Eat Bone-Healthy Nutrients
Calcium is produced naturally in the teeth but is stripped by bacteria and acids in a process known as calcium chelation. According to a
2012 study, vitamin D may also help to prevent tooth decay. Ingesting certain probiotics—such as Bifidobacterium, reuteri, rhamnosus, and salivarius—may also help to replace good bacteria in the mouth.
For healthier enamel, consider including calcium, probiotics, and vitamin D-containing foods regularly in your diet, and take vitamin D supplements if you don't get enough dietary vitamin D. Eating healthy fats such as those found in fatty fish can help with the absorption of fat-soluble vitamins like vitamin D and A.
Can Tooth Enamel be Restored?
Restoring weakened tooth enamel is not easy, and some say it can't be done. It’s essential to recognize that fluoride can fill minor spaces in the enamel structure, but it can't make new enamel or replace missing layers. The minerals need a platform to stick to, so there needs to be enough intact enamel to give the repair process a fighting chance.
If you lose a lot of enamel in one area, you may have more significant problems that need to be restored with
porcelain inlays and onlays. That's why it's so important to use a really good fluoride toothpaste and mouthwash so you can repair your enamel daily and protect your teeth from the small amounts of acid damage that follow every meal. Do New Enamel-Strengthening Toothpastes Really Work?
The most common kinds of toothpaste marketed today fall into one of two categories:
1) Whitening toothpaste
2) Enamel repair toothpaste
Enamel repair toothpaste is being produced by brands such as Crest and Sensodyne, which claim that their product can repair and restore tooth enamel. Do these newer products work? A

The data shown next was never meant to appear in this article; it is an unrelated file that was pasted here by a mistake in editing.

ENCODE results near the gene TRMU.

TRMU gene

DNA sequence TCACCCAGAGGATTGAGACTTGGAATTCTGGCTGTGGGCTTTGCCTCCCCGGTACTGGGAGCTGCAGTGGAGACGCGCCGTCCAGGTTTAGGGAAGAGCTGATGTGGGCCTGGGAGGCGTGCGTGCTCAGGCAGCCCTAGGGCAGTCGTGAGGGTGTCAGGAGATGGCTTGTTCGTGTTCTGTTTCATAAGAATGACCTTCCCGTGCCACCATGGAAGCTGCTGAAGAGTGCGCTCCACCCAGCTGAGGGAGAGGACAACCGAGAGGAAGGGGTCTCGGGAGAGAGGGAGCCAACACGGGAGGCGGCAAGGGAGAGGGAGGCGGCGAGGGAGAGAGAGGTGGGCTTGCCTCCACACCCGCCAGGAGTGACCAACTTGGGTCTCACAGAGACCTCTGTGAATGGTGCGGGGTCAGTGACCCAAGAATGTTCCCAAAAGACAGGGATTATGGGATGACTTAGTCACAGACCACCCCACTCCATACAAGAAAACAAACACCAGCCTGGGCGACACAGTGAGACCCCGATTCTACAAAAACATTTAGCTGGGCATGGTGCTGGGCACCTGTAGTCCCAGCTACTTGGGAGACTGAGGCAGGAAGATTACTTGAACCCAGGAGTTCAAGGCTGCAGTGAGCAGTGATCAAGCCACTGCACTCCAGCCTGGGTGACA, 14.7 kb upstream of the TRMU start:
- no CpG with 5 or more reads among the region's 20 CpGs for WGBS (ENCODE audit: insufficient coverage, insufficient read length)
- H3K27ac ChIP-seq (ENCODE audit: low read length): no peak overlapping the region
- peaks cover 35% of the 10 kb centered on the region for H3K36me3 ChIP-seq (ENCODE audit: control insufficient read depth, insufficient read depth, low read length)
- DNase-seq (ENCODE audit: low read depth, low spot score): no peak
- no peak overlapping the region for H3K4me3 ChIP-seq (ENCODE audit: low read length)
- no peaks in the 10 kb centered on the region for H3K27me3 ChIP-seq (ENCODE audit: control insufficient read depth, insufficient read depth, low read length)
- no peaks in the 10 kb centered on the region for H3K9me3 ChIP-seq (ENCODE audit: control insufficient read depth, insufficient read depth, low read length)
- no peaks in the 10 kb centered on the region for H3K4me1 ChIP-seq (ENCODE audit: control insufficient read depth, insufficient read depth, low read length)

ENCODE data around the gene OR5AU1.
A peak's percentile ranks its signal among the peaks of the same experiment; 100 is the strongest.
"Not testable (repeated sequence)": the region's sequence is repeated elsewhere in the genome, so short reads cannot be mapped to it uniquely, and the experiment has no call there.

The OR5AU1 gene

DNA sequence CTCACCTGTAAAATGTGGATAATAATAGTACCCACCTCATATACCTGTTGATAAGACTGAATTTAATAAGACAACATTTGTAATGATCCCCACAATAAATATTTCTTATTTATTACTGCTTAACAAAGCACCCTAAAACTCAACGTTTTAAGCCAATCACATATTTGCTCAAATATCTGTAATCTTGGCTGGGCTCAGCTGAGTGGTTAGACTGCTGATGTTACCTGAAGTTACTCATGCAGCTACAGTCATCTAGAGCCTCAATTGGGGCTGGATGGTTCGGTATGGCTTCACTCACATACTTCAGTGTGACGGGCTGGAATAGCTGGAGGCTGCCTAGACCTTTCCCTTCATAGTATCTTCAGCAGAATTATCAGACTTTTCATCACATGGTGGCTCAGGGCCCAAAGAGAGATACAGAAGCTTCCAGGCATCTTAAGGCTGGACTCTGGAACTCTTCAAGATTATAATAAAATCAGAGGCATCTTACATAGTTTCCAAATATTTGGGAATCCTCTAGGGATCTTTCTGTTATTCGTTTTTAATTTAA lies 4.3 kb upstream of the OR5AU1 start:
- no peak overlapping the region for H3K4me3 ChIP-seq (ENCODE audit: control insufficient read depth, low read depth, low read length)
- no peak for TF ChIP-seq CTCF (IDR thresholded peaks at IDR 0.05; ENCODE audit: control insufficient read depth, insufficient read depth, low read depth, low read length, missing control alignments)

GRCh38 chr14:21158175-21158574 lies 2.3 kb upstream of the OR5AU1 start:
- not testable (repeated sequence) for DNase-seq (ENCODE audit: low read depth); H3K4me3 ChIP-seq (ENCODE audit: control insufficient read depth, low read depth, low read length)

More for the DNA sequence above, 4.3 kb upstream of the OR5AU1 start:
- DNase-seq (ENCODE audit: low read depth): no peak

study done by The Wall Street Journal studied various brands making claims such as "protects against acid attacks," "protects against the effects of acid erosion," and "helps harden tooth enamel with acid protection formula."
The claims mentioned in the study are based on the amount of fluoride in the product. Scientists say that increasing the amount of fluoride in the paste, combined with the natural minerals in people's mouths, creates fluorapatite, which acts as a protective shield for your teeth. In addition, some toothpastes are formulated to be less abrasive to help protect the enamel from rubbing off when brushing, which further helps the process.
Strengthen Tooth Enamel and Enjoy Healthy Teeth
Knowing how to strengthen enamel is the first step to keeping your teeth healthy and preventing tooth decay. And no matter how strong or decayed your teeth are, it's still essential to see your dentist.
Even if your teeth look good now, a dental professional can pick up problems before you can see them yourself and help to prevent the problem from becoming worse. If your teeth are already demineralized or decayed, there is still hope. If you have your teeth evaluated and treated in a timely manner, you will be well on the way to the best possible dental health and a beautiful smile.